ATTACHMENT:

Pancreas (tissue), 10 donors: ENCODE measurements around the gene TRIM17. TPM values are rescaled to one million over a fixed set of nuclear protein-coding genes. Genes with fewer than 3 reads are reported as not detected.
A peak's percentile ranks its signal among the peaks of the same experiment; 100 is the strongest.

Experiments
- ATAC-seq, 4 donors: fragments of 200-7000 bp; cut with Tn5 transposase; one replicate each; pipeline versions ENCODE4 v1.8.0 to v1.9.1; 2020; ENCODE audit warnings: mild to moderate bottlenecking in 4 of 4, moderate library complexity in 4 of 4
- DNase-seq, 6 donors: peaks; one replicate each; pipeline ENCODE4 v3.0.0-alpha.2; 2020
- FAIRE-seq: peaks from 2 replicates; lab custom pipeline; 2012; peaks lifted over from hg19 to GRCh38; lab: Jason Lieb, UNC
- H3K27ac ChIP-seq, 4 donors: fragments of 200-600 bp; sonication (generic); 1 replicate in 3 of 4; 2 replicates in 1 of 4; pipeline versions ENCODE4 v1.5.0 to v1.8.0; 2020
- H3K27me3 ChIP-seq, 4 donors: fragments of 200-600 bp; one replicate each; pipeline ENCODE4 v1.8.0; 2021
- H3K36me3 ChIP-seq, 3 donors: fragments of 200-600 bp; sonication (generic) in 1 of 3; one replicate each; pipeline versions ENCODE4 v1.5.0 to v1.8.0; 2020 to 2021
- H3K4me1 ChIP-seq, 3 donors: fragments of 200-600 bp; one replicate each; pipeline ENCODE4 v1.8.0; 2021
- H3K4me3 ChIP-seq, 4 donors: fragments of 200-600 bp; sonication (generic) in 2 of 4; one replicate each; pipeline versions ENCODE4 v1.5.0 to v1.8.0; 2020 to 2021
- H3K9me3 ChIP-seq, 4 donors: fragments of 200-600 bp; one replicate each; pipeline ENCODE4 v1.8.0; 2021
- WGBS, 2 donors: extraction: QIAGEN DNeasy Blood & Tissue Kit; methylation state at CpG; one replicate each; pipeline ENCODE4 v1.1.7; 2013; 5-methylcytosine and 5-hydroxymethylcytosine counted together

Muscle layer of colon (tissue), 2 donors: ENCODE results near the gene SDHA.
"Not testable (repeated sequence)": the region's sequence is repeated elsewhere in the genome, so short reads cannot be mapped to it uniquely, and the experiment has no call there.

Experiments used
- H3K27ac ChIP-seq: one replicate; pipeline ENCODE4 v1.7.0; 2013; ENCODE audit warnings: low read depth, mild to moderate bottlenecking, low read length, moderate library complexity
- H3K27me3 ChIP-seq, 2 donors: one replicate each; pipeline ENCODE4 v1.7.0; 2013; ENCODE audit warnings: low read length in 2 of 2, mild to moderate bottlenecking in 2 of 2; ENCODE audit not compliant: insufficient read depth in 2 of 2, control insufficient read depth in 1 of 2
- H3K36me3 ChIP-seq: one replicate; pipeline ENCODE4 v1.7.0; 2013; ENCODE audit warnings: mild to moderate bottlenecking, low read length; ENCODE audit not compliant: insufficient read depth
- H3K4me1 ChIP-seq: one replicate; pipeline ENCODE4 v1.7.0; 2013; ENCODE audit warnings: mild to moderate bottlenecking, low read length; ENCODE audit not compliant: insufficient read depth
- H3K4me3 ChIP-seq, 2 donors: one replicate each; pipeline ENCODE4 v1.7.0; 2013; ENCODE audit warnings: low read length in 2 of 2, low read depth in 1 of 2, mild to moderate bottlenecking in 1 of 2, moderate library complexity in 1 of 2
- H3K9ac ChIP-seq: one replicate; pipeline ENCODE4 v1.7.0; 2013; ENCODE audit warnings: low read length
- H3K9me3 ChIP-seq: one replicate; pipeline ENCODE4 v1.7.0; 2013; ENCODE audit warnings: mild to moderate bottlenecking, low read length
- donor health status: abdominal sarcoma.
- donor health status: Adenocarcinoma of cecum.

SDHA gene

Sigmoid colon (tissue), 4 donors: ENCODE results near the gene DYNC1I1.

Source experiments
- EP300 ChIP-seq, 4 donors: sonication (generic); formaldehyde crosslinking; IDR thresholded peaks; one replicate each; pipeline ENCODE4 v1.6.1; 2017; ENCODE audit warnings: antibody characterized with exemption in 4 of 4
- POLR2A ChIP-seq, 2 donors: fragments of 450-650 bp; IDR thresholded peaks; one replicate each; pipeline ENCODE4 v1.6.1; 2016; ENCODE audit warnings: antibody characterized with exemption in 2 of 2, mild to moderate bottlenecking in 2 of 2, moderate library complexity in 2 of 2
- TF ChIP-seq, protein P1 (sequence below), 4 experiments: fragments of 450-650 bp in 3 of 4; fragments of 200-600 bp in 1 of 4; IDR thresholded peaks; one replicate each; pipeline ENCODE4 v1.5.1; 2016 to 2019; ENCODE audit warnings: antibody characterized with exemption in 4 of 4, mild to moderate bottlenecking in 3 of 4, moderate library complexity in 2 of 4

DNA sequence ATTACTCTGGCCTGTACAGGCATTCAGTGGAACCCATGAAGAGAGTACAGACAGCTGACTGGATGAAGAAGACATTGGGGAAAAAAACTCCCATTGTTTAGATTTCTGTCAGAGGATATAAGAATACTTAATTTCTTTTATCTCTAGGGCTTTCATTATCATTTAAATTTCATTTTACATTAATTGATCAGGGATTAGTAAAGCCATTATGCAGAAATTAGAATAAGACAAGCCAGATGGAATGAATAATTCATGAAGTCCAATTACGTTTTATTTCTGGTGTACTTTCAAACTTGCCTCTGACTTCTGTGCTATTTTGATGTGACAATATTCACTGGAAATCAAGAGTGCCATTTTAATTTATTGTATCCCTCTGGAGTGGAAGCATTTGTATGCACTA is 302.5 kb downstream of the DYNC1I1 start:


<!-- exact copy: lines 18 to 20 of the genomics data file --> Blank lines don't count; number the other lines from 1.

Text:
- H3K27me3 ChIP-seq, 2 donors: one replicate each; pipeline ENCODE4 v1.7.0; 2013; ENCODE audit warnings: low read length in 2 of 2, mild to moderate bottlenecking in 2 of 2; ENCODE audit not compliant: insufficient read depth in 2 of 2, control insufficient read depth in 1 of 2
- H3K36me3 ChIP-seq: one replicate; pipeline ENCODE4 v1.7.0; 2013; ENCODE audit warnings: mild to moderate bottlenecking, low read length; ENCODE audit not compliant: insufficient read depth
- H3K4me1 ChIP-seq: one replicate; pipeline ENCODE4 v1.7.0; 2013; ENCODE audit warnings: mild to moderate bottlenecking, low read length; ENCODE audit not compliant: insufficient read depth